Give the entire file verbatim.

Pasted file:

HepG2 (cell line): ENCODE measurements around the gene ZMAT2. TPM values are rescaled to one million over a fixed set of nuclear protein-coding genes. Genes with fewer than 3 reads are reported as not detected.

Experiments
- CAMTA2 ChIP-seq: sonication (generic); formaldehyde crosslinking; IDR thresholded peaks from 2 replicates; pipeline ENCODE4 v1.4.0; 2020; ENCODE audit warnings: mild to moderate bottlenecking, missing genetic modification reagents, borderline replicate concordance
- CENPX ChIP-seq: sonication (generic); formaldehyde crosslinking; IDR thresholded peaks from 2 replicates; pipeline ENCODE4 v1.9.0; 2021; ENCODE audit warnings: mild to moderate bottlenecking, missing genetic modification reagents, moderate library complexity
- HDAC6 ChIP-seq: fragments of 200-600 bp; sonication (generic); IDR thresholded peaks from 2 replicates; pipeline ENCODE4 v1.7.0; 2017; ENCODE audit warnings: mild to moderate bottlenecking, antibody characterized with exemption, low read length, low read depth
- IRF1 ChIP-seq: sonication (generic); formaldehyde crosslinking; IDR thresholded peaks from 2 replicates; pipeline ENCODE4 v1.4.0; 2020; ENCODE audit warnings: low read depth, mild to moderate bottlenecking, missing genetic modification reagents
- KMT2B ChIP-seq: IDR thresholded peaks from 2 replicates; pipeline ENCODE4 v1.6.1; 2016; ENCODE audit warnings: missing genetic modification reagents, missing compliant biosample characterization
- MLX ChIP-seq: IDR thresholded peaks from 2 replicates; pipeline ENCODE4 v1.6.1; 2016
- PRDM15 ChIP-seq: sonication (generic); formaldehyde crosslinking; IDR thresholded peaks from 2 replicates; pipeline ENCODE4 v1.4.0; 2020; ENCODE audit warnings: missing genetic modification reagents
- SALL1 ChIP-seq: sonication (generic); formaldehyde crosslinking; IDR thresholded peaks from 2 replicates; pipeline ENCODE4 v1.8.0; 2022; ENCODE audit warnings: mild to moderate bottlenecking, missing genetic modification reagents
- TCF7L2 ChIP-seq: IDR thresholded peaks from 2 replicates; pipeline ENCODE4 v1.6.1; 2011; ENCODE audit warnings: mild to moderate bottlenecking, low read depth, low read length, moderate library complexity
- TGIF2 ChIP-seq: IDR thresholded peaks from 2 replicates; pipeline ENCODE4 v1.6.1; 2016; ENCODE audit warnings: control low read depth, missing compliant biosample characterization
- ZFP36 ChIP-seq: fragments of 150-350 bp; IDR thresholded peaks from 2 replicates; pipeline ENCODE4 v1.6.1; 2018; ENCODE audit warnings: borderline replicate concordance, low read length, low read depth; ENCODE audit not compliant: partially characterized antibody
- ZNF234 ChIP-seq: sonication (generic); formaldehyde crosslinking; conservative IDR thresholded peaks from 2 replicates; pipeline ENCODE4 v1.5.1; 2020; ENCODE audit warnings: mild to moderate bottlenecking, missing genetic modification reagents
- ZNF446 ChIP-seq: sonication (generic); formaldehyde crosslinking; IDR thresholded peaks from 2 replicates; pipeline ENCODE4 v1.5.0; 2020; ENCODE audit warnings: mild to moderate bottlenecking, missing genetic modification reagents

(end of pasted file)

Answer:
HepG2 (cell line): ENCODE measurements around the gene ZMAT2. TPM values are rescaled to one million over a fixed set of nuclear protein-coding genes. Genes with fewer than 3 reads are reported as not detected.

Experiments
- CAMTA2 ChIP-seq: sonication (generic); formaldehyde crosslinking; IDR thresholded peaks from 2 replicates; pipeline ENCODE4 v1.4.0; 2020; ENCODE audit warnings: mild to moderate bottlenecking, missing genetic modification reagents, borderline replicate concordance
- CENPX ChIP-seq: sonication (generic); formaldehyde crosslinking; IDR thresholded peaks from 2 replicates; pipeline ENCODE4 v1.9.0; 2021; ENCODE audit warnings: mild to moderate bottlenecking, missing genetic modification reagents, moderate library complexity
- HDAC6 ChIP-seq: fragments of 200-600 bp; sonication (generic); IDR thresholded peaks from 2 replicates; pipeline ENCODE4 v1.7.0; 2017; ENCODE audit warnings: mild to moderate bottlenecking, antibody characterized with exemption, low read length, low read depth
- IRF1 ChIP-seq: sonication (generic); formaldehyde crosslinking; IDR thresholded peaks from 2 replicates; pipeline ENCODE4 v1.4.0; 2020; ENCODE audit warnings: low read depth, mild to moderate bottlenecking, missing genetic modification reagents
- KMT2B ChIP-seq: IDR thresholded peaks from 2 replicates; pipeline ENCODE4 v1.6.1; 2016; ENCODE audit warnings: missing genetic modification reagents, missing compliant biosample characterization
- MLX ChIP-seq: IDR thresholded peaks from 2 replicates; pipeline ENCODE4 v1.6.1; 2016
- PRDM15 ChIP-seq: sonication (generic); formaldehyde crosslinking; IDR thresholded peaks from 2 replicates; pipeline ENCODE4 v1.4.0; 2020; ENCODE audit warnings: missing genetic modification reagents
- SALL1 ChIP-seq: sonication (generic); formaldehyde crosslinking; IDR thresholded peaks from 2 replicates; pipeline ENCODE4 v1.8.0; 2022; ENCODE audit warnings: mild to moderate bottlenecking, missing genetic modification reagents
- TCF7L2 ChIP-seq: IDR thresholded peaks from 2 replicates; pipeline ENCODE4 v1.6.1; 2011; ENCODE audit warnings: mild to moderate bottlenecking, low read depth, low read length, moderate library complexity
- TGIF2 ChIP-seq: IDR thresholded peaks from 2 replicates; pipeline ENCODE4 v1.6.1; 2016; ENCODE audit warnings: control low read depth, missing compliant biosample characterization
- ZFP36 ChIP-seq: fragments of 150-350 bp; IDR thresholded peaks from 2 replicates; pipeline ENCODE4 v1.6.1; 2018; ENCODE audit warnings: borderline replicate concordance, low read length, low read depth; ENCODE audit not compliant: partially characterized antibody
- ZNF234 ChIP-seq: sonication (generic); formaldehyde crosslinking; conservative IDR thresholded peaks from 2 replicates; pipeline ENCODE4 v1.5.1; 2020; ENCODE audit warnings: mild to moderate bottlenecking, missing genetic modification reagents
- ZNF446 ChIP-seq: sonication (generic); formaldehyde crosslinking; IDR thresholded peaks from 2 replicates; pipeline ENCODE4 v1.5.0; 2020; ENCODE audit warnings: mild to moderate bottlenecking, missing genetic modification reagents